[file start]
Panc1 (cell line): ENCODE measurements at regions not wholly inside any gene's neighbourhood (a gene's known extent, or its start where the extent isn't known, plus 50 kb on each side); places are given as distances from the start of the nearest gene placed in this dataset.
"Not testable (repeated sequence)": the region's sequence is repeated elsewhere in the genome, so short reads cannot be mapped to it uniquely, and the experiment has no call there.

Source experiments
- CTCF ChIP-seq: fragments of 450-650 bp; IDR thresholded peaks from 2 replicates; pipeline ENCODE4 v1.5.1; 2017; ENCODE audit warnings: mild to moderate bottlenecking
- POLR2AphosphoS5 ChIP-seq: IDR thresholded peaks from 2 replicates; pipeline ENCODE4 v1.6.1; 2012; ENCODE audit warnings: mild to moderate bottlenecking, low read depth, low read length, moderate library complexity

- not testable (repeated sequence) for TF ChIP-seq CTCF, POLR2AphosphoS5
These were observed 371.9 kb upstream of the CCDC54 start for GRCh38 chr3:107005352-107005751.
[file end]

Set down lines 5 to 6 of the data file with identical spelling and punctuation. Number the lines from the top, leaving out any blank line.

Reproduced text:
- POLR2AphosphoS5 ChIP-seq: IDR thresholded peaks from 2 replicates; pipeline ENCODE4 v1.6.1; 2012; ENCODE audit warnings: mild to moderate bottlenecking, low read depth, low read length, moderate library complexity

- not testable (repeated sequence) for TF ChIP-seq CTCF, POLR2AphosphoS5